One of my Christmas presents this past Christmas, and also one of my favourites, was a gift card from my boyfriend to what might just be the most magical place in Copenhagen: Tivoli. We had been here when we came to Copenhagen in September and we'd just visited what would become our apartment the next month.

If you don't know Tivoli, it's one of the oldest amusement parks in the world. Dating back to 1843 it will be 176 years old this year!


There is truly something magical about this place, especially because it's so old and it actually has attractions that are over 100 years old, including my favourite one: the 'Rutschebanen' or Roller Coaster, which is simply a little train going up and down really fast but it gives you MASSIVE tingles in your stomach and I always scream my heart out every time it goes down. (I say 'always' because we literally went in there non-stop by the end of our first visit last year, as there weren't a lot of people at that moment and we didn't have to wait in line)


The whole park looks unbelievably beautiful with its wooden facades, the primary colors, the beautiful buildings, plants, gardens and lights. No flickering neon lights in horrible colors, no annoying loud electronic music. It looks like you landed in an old movie and you're going to a really big fair in a park. 

Needless to say I was more than happy to spend New Year's Eve here with my boyfriend. Being in Tivoli is like entering a fairytale.


With all the Christmas decorations, the park was even more beautiful than I remembered. There were tons and tons of lights (I don't want to imagine the work that was put into hanging the thousands of light strings into all the trees), Christmas trees and even 'snow' that looked real yet at the same time fairytale-like. There were tiny trains driving by themselves around a giant Christmas tree with presents underneath, making choo choo sounds. 


As if the whole day wasn't mesmerizing enough, there were fireworks one hour before midnight, and they were Copenhagen's biggest fireworks, which does mean A LOT (we discovered that later on).

I'm usually not a big fan of fireworks, I think they are loud, make a lot of mess, they can even be dangerous when done by non-professionals, and I'm just generally not easily impressed by them, as throughout my experiences they have all kind of looked the same. But not this time! Was it because we were in the park itself, close to where they were fired, or was it because they were actually so beautiful? I don't know, maybe it had just been enough years since I'd seen big fireworks in person to appreciate them again. Aside from the fact that it was a little too busy at the place where we all stood to watch it in the park, I loved it.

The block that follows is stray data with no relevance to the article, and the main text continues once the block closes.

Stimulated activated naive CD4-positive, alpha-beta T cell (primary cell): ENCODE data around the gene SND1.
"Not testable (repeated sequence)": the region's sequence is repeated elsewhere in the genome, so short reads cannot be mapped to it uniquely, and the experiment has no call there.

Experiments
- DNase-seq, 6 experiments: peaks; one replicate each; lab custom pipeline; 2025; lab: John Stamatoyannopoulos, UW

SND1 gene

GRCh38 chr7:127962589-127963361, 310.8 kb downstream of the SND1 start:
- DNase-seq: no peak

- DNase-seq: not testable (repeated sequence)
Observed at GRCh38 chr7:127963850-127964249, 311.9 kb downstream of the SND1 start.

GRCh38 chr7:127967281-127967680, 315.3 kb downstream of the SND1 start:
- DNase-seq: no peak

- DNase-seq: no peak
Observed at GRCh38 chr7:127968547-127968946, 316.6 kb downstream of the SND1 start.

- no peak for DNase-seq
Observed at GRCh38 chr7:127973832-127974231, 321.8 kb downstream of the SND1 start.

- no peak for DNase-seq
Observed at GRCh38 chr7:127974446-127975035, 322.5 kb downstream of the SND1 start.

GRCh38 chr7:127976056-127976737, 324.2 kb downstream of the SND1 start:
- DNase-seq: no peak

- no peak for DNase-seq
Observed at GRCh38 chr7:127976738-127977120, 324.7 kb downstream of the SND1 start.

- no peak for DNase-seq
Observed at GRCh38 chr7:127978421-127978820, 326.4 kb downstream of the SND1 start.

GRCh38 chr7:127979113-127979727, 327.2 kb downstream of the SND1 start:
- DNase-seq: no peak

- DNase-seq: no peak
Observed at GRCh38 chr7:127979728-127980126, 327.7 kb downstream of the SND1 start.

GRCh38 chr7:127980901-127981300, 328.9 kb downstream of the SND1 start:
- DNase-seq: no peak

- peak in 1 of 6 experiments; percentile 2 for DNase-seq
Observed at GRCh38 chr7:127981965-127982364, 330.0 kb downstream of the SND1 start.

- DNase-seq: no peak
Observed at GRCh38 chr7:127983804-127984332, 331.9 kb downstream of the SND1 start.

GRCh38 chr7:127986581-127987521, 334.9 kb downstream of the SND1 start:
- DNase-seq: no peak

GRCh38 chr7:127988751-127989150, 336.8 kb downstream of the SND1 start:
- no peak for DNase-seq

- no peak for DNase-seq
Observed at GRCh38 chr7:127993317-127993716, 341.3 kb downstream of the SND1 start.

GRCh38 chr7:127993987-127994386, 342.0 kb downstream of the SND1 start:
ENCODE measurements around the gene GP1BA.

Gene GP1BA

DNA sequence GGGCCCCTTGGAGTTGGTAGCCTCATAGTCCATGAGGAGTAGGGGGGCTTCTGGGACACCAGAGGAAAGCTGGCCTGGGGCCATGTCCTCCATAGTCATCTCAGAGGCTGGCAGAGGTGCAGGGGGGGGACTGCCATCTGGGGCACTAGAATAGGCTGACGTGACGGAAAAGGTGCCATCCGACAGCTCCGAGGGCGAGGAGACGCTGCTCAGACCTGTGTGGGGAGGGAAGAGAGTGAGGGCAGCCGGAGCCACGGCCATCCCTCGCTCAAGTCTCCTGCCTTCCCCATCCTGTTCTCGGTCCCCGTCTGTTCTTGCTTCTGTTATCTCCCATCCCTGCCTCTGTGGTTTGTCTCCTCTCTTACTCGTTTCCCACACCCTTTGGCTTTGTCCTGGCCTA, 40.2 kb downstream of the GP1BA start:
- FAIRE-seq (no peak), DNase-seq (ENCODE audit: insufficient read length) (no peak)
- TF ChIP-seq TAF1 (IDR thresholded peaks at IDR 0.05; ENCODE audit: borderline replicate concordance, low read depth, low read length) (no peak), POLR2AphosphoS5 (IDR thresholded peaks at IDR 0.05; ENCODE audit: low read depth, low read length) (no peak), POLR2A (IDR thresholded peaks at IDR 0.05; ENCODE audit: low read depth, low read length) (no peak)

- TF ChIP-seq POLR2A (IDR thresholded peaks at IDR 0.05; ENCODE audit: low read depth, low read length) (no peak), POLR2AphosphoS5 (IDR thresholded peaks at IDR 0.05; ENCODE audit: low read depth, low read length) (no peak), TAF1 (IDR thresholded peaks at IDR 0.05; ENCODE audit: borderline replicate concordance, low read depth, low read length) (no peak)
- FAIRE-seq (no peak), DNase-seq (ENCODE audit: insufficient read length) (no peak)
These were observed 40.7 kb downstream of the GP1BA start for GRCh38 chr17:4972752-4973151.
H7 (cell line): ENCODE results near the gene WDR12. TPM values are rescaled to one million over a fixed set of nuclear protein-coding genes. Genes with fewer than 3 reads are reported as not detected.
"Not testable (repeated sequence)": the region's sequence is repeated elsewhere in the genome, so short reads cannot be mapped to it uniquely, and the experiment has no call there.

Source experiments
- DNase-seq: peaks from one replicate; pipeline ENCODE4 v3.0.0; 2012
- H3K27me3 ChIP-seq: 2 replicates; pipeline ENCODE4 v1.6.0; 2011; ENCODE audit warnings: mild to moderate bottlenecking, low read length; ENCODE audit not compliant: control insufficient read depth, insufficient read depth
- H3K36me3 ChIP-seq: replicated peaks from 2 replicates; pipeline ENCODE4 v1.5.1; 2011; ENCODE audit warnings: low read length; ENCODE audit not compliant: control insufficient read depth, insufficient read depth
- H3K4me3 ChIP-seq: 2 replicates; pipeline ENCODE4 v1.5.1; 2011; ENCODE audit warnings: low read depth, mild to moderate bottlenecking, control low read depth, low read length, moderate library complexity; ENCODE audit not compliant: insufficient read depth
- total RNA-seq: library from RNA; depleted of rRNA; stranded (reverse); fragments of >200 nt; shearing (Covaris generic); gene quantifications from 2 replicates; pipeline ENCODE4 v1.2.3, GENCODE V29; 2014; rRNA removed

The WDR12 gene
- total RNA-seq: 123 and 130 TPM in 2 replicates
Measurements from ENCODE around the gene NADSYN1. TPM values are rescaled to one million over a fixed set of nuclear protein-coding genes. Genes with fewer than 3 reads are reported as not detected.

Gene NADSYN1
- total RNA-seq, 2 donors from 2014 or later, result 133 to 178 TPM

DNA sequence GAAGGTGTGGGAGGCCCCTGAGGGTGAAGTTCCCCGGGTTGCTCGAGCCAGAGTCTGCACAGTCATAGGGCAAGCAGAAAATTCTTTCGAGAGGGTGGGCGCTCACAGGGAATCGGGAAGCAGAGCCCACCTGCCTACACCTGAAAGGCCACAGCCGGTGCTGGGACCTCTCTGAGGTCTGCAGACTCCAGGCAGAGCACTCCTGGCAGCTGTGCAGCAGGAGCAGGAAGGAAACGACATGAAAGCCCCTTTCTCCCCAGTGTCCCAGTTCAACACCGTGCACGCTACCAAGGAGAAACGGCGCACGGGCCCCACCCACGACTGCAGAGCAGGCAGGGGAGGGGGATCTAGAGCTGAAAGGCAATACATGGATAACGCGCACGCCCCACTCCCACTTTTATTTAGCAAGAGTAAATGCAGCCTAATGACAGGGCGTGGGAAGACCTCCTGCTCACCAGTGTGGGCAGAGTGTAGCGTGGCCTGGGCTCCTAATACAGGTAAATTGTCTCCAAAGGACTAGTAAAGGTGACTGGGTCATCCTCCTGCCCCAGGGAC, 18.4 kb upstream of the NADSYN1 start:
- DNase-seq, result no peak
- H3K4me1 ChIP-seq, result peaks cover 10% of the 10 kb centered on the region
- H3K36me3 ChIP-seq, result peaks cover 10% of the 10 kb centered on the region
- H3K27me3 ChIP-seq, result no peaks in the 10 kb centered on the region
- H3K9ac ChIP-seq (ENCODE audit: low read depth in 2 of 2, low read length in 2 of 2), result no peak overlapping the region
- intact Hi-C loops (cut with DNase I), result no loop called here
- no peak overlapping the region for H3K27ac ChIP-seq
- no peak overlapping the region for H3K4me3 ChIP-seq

It's really hard to capture fireworks on camera (especially with a phone) but I took some pictures anyway, even if it's just for the memory.

Later that night when we went home, we were confronted with one of these things that make you realize you're not in your home country anymore: in Denmark, everyone, ANYONE can buy fireworks and shoot them between December 27 and January 1. I can tell you there is no way you won't notice this. It's absolutely insane. They buy it from a huge fireworks market next to the station close to where we live, they even take the train with arms full of heavy duty fireworks that I believe aren't even legal to have in Belgium. What started with some loud bombing sounds the days before New Year's Eve, usually by some young fellows in the streets, ended in an absolute MADNESS on the actual night. When we tried to come back from our favourite peer where we sat when the year changed, it was like navigating through a war zone. People were shooting fireworks EVERYWHERE. Drunk people, men with young children, on the sidewalks, in the MIDDLE of the streets, literally everywhere.

There was smoke hanging in the sky and ashes tumbling down into your eyes anywhere you'd go. I have to say I was absolutely petrified, as it was not just extremely loud, hurting our eyes, and intrusive but downright dangerous as they didn't care that people and cars were coming by. I have never seen anything like this. Even days after New Years's Eve, the streets were still filled with dirt and burn marks from the fireworks that were shot. It's fascinating how Denmark is such an example to other countries in many ways yet seems to have some things like this that are completely out of control. Apart from this, I still really love it here though :) Luckily, it's only once a year.

Another classic Danish thing - one that I DO like - is for kids to wear ski suits, all winter. Babies, toddlers, young children: all of them walk around (or sit in a stroller) on normal days wearing these and it's absolutely adorable (and very smart!).

Another typical, kids-related thing in Scandinavia is to let your baby nap outside during the day. They have lots of warm clothes and blankets and a baby monitor, but they are just sleeping outside on their own. It's not a weird thing at all.